Empire of the Saviours (Chronicles of/Cosmic Warlord 1) (65 page)

D’Selle passed along the infinite corridors of the labyrinthine Great Temple, undoing untold numbers of retainers with his mere presence, but hardly noticing it. They aged so quickly when one of his kind was near that they were of no moment or consequence. They were fallen leaves, grains of sand, drifting dust.

He ascended to the First Sanctum, the only place his kind ever came together in numbers. It was here that the exercise of the Council’s judgement and will was witnessed. He climbed with mounting excitement, eager to see D’Shaa undone. Never before had he seen one of his kind ended. He twitched at the wonder, terror and thrill of the prospect. When was the last time he’d known something
? And this wasn’t just the discovery of some new flower or insect. It was something that would tell him more about his existence and own kind.

He hurried into the perfectly spherical chamber, rings of seats rising from the bottom of the sphere to the top. The majority of his kind occupied the seats of the largest ring, which was halfway up, and the rings just below it. His own rank, of course, sat higher up, where there were fewer seats. Elder Thraal sat in one of the highest circles, all alone. Clearly, the other elders had resolved to remain in their near-permanent repose. D’Selle put aside his disappointment: he would not be replacing Elder Thraal today then. No matter – he was sure to have more and greater opportunities in the near future, once he’d claimed the spoils of his most recent victory.

He began to ascend the stairs to the circle of his own rank, wondering when D’Shaa, as the Subject of Judgement and Will, would be led in to stand at the bottom of the sphere.

‘No, D’Selle!’ spoke Elder Thraal’s mind into the silence of the First Sanctum. ‘You will rise no further.’

There were mental gasps from the gallery of rings. D’Selle’s eyes dilated to their extremities. D’Shaa sat in the higher circle! She should be here below instead of him! How could this be? No! He was not the Subject of Judgement and Will. No! Treachery!

D’Selle sought to leave the sphere, but the Will of the whole held him in place. He could not stir even a fraction. His thoughts were deliberately slowed so that he could not escape into the waking dream.

‘Mine is the voice of Judgement,’ Elder Thraal mentally intoned for all to hear. ‘D’Selle, organising intellect of the west, ordered his Saint into the southern region without the prior invitation or permission of D’Shaa, organising intellect of that same region. That alone is deserving of censure. Worse, D’Selle’s Saint was tasked with removing a primary agent of the Geas from the dynamic of control I had already instituted. The primary agent was the boy Jillan, who was controlled in a dynamic between D’Shaa’s Saint and the Peculiar. If D’Selle’s Saint had managed to remove the boy, the dynamic of control would have become an uncontrollable gyre of destruction. All know of what the Peculiar is capable. The foreknowing Council is in no doubt that the Geas and this world would have been lost to us forever. Therefore, it is the Judgement of all that D’Selle put our Will and our kind at fatal risk. The Will of all is that D’Selle’s existence be ended. With the permission of the Council, D’Selle’s sustaining energies will be divided among the rest of our kind. Raise him to the centre!’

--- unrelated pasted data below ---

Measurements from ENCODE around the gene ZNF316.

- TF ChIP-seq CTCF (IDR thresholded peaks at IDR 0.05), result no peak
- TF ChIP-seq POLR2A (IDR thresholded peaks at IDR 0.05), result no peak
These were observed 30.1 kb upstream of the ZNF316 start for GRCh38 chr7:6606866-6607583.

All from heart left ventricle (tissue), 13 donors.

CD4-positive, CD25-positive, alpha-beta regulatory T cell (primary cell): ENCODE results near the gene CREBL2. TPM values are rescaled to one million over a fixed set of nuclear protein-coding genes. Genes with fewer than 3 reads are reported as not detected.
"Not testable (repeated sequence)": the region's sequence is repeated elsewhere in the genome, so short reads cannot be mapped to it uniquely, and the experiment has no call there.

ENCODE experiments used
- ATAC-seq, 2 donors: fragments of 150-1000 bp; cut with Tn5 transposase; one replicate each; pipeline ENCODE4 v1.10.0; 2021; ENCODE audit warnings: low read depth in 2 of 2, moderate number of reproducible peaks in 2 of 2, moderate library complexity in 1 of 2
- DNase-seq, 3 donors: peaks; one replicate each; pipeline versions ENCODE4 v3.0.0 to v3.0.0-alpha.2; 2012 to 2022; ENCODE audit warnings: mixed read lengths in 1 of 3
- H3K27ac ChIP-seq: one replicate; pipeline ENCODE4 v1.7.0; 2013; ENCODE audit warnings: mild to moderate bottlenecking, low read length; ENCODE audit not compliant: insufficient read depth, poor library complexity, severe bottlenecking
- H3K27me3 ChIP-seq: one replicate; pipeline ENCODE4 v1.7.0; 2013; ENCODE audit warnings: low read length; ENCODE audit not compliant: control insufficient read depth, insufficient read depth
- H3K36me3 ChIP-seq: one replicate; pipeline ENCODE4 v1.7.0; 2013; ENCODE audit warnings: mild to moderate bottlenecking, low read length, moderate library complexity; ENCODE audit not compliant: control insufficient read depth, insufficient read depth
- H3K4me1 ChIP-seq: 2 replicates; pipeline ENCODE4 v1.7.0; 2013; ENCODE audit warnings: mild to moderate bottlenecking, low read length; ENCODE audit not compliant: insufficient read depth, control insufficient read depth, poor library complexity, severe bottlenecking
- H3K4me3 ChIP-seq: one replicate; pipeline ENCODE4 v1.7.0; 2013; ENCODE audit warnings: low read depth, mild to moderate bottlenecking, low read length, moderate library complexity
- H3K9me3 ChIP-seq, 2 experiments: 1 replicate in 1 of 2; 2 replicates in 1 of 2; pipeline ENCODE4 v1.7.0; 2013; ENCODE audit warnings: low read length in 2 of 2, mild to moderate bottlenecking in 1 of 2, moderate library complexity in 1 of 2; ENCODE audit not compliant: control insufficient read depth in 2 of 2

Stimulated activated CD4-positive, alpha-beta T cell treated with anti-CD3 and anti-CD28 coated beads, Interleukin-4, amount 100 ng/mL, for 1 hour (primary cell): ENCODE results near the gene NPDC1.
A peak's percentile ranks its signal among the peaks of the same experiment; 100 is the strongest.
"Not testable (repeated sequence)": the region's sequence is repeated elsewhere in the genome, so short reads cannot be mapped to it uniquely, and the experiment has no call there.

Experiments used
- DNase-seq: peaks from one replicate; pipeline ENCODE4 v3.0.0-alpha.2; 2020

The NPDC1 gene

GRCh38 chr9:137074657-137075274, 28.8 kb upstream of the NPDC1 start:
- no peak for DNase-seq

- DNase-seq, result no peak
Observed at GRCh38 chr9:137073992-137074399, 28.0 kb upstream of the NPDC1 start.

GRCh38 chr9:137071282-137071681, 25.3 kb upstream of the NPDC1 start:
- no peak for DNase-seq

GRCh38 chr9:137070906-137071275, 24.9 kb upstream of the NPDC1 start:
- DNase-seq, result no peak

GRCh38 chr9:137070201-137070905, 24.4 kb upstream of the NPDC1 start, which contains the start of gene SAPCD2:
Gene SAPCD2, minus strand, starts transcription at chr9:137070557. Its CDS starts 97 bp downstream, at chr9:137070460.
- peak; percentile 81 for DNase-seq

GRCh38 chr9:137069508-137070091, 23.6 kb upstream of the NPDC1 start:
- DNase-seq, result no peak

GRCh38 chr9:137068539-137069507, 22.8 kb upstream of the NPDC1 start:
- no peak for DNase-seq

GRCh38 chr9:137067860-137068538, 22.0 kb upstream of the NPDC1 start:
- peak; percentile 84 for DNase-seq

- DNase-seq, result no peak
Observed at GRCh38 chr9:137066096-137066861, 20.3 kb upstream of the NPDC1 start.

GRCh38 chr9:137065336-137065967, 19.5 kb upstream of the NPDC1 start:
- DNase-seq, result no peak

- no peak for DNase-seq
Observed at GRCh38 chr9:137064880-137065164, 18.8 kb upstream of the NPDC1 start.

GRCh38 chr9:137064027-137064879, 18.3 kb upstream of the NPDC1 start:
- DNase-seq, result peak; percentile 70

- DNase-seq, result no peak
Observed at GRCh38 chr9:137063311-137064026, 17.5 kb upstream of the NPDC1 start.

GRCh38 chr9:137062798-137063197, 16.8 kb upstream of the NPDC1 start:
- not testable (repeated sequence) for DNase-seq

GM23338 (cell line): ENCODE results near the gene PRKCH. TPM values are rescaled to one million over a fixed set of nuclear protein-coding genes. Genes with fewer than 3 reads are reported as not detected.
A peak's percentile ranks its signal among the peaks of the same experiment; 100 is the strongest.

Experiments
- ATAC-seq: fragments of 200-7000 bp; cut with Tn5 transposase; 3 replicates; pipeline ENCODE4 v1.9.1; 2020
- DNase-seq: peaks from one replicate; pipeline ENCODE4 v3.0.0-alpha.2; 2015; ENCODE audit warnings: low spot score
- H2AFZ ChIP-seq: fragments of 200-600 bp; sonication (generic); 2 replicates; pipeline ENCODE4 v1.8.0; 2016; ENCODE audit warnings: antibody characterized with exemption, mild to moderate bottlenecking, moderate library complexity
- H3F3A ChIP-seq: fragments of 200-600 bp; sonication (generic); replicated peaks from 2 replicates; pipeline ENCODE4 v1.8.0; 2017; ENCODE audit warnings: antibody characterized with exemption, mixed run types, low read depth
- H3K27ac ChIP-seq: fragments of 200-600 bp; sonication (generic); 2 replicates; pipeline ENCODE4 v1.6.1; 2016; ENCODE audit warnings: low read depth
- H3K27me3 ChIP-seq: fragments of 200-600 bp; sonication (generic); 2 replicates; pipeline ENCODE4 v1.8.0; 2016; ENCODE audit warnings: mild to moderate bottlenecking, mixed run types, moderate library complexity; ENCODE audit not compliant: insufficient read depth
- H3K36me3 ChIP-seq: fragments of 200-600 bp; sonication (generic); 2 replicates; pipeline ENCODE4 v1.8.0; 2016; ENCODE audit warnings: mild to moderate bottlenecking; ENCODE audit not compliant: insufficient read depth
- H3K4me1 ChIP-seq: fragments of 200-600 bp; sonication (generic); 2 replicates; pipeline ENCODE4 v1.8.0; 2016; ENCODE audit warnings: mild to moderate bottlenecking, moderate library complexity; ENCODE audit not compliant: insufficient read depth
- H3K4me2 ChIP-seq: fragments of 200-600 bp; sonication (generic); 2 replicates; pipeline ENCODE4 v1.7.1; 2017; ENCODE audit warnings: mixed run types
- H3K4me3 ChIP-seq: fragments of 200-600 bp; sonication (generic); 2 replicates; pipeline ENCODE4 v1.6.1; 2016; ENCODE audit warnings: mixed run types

D’Selle was dimly aware of his feet leaving the bottom of the perfect sphere and the power of his kind’s Will drawing him to the exact centre. He slowly spun in space, their black eyes hungry voids. They began to Draw his energies from him. Here, at the end, he understood his own existence and the nature of his kind.

Elder Thraal settled himself back into his chamber. All had passed as he’d intended. He’d elevated the inexperienced D’Shaa precisely to draw out and destroy the overly ambitious D’Selle, but also to see the highly dangerous D’Zel hampered by a self-preserving Declaration. Even more, it was Elder Thraal who’d encouraged D’Shaa all that time ago to make the erratic Azual her Saint. It had served to make her region unstable and to draw out the pagans and Geas. Now the Geas was inescapably connected to the boy, who would inexorably lead them all to Haven. At long last the Geas would be claimed by the Empire, and the Declension would have the power to continue spreading through the cosmos. This world would serve as a jumping-off point. And it was
will that made it a reality. The Declension would have no choice but to raise him to a rank of cosmic dominion.

There were none of any lower rank left to challenge him: D’Shaa was now probably the most pre-eminent of the organising intellects, but she would be too busy appointing a new Saint and trying to wrest back proper control of her region to get up to any mischief. Just to be on the safe side, however, he would instruct her to make the zealot Minister of Godsend her new Saint. And it was time to recall General Thormodius and his army from the east. They would see to it that the south was subdued and culled, and that Godsend was wiped from history once and for all. The lack of a sizeable army would also force Saint Dionan to adopt a new approach towards the barbarians and pagans in the east. After all, the pretence of peace could often prove more subtly subversive than the contention of war.
Now, who to make the new organising intellect of the west? Hmm
. And some task for the Disciples might serve several purposes at once, not least of which was removing them from the Great Temple and their positions guarding the Great Saviour himself.

She put her lips to his and kissed him, gently at first and then with a passion that was painful. He didn’t mind – far from it. It was only when he couldn’t breathe any more that he pulled her away from him. He gasped and panted and then looked at her with an embarrassed smile. He took her hand.

‘You’re shaking.’ Hella laughed. ‘One minute you’re taller than the sky and pouring down magic on a holy Saint, and the next you’re scared of a kiss.’

‘I am not! Anyway, so what if I am?’

‘Haven’t you kissed many girls before?’

‘Of course I have! Loads. How many have you kissed, then?’

‘I don’t kiss girls!’ she giggled.

‘That’s not what I meant.’

‘I know, silly. I was just teasing.’